WARRNAMBOOL-based golf professional Dylan O’Keeffe was yesterday afforded a rare opportunity to play at Australia’s premier golf course, but the 22-year-old is now focusing on the future.
Finishing 16th after a two-over-par 74 in yesterday’s Royal Melbourne Purse, O’Keeffe now has his sights set on a trip to Queensland in July.
He’ll face warmer weather and heated competition, having been left bereft of tournament play after Victorian events dried up.
“For me this year’s about experience,” O’Keeffe said. “Obviously I want to go up there and play well. Because I haven’t played a tournament for three months, I’m looking forward to getting up there and actually playing some competitive rounds of golf again.
“There’s three tournaments with really good prizemoney, all worth over $60,000, and four-rounders.”
Completing his PGA traineeship last year and missing out on his tour card in December, O’Keeffe has been bound to one-day events and pro-ams.
“I don’t get an opportunity to play in a lot of four-rounders, so here’s an opportunity for me to play in them,” he said.
“That’s the main reason for me going up to Queensland. It leads into the Aussie summer and gives me the opportunity to play some four-rounders.
“I hope to go over to Kalgoorlie and play the Western Australian PGA and then obviously I’ll try and pre-qualify for the (Australian) Masters later in the year and possibly play another four-rounder, depending on sponsorship.”
It’s the issue of sponsorship that continues to linger for O’Keeffe, who needs financial support to give himself the best opportunity to reach his potential.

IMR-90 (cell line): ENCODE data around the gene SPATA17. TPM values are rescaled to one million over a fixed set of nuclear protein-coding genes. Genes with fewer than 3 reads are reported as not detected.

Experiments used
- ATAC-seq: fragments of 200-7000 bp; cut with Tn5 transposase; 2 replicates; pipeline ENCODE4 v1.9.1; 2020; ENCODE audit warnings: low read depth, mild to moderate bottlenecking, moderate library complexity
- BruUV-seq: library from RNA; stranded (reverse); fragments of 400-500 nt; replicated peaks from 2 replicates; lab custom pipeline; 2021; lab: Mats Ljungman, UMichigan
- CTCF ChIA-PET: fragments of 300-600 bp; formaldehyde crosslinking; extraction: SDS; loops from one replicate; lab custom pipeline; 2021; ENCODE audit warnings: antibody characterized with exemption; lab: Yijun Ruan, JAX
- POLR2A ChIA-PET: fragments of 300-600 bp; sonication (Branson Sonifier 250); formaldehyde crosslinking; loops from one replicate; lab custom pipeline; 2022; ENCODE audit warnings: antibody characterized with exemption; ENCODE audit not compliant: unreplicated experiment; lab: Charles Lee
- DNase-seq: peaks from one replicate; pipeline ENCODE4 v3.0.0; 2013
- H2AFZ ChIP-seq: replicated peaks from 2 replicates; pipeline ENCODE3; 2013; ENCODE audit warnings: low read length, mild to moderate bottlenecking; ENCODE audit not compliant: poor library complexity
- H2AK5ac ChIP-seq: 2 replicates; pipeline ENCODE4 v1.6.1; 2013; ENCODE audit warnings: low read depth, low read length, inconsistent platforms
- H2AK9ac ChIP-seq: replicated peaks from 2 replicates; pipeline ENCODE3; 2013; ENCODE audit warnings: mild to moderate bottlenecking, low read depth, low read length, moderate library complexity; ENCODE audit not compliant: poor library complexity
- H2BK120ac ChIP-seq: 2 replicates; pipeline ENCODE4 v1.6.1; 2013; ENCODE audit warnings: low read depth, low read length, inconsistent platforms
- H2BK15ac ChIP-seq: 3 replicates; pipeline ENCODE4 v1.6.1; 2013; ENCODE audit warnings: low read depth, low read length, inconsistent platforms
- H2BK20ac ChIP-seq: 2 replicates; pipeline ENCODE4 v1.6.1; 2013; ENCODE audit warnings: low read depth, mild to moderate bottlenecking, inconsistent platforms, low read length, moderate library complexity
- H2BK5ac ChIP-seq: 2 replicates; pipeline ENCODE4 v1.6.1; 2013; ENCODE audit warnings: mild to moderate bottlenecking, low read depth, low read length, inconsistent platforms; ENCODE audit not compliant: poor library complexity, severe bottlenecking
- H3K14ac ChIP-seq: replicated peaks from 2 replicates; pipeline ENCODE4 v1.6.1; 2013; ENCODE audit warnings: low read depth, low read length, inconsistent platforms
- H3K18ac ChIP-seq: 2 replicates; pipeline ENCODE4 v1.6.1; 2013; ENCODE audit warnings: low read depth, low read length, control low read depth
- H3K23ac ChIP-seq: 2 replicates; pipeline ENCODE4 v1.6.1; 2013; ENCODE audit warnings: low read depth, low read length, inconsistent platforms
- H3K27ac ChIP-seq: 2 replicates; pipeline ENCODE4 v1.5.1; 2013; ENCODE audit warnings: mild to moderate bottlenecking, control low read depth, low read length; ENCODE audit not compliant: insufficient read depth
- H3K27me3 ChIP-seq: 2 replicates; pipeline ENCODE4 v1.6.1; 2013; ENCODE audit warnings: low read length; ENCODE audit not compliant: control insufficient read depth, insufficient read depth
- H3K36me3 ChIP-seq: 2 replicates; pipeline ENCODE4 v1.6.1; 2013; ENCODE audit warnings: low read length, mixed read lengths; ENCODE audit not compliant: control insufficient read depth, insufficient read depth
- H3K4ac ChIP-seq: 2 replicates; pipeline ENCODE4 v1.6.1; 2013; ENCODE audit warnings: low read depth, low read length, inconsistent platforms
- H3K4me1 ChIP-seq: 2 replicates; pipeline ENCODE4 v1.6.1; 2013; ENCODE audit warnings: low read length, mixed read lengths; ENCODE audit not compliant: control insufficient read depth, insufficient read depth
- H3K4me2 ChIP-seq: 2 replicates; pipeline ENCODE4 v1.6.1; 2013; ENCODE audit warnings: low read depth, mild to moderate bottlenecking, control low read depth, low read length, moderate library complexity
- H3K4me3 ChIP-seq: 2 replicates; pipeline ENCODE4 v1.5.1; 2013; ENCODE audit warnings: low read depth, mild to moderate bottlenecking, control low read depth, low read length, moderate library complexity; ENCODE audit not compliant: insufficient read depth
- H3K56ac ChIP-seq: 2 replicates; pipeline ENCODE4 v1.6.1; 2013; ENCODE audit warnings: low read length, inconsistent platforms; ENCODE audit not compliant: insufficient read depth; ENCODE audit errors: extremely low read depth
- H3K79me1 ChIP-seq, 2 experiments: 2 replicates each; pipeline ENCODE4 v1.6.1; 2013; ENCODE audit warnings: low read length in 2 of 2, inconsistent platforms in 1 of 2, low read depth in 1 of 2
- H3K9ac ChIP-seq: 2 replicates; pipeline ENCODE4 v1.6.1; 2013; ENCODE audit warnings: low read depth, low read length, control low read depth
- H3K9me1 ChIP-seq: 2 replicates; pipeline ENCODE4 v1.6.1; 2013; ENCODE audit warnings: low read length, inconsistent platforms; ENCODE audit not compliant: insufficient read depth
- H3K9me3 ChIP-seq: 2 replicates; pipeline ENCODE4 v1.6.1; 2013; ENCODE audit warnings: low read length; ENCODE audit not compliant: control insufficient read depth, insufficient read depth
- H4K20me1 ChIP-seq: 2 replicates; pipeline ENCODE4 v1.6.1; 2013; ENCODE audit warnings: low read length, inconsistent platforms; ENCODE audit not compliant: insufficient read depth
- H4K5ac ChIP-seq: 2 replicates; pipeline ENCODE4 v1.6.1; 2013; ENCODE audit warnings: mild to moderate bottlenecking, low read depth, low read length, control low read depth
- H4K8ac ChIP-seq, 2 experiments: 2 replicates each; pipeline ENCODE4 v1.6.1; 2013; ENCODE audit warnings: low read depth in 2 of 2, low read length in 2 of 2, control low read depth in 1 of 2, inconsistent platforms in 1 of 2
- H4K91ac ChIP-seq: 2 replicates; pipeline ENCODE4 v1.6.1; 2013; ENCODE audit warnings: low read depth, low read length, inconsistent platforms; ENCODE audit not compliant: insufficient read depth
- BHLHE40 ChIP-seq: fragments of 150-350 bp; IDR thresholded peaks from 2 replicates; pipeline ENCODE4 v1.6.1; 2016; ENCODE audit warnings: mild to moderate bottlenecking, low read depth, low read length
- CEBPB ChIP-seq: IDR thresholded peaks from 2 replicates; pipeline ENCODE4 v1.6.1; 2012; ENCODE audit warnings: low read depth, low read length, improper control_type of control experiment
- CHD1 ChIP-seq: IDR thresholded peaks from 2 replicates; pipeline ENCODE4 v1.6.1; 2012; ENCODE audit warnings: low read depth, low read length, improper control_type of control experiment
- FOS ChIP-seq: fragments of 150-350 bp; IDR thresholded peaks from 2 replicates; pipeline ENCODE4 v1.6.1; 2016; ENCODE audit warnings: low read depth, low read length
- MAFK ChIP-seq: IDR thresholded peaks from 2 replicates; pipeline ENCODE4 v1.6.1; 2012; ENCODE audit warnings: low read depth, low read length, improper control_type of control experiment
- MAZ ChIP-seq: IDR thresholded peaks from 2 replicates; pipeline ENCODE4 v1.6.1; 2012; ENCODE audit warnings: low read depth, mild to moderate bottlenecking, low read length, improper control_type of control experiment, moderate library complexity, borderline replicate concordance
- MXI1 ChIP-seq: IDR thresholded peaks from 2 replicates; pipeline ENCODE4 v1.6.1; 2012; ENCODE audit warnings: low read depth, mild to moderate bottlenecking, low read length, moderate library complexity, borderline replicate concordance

“In the Aussie summer I’ll hopefully have Masters pre-chop (pre-qualifying), then I’ll have tour school in December, then hopefully next February — again depending on sponsorship — I’d like to go to Asian tour school.” Yesterday’s event at Royal Melbourne will hold him in good stead for the challenges of professional golf and tournament golf at its purest.
“You’ve got to know where to hit it around here,” O’Keeffe said.
“I was hitting fairways, hitting greens, two-putting. Obviously I’d never seen the course before, so I didn’t really know where I was hitting it.
“I took double (bogey) down the 17th. I didn’t look at my notes. It caught the fairway but then fed off to the right into a tree.”
A closing bogey at 18 left a sour note on an otherwise enjoyable day for O’Keeffe, which was his final event in Victoria before heading north.